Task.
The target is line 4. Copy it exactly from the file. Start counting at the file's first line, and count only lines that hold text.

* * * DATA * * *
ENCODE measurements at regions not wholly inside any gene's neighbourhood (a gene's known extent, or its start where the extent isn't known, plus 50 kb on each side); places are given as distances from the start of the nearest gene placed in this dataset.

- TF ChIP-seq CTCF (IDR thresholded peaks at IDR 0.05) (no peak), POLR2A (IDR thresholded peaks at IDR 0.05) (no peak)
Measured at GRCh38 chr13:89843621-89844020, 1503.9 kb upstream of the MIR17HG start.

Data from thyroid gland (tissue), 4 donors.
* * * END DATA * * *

Data from thyroid gland (tissue), 4 donors.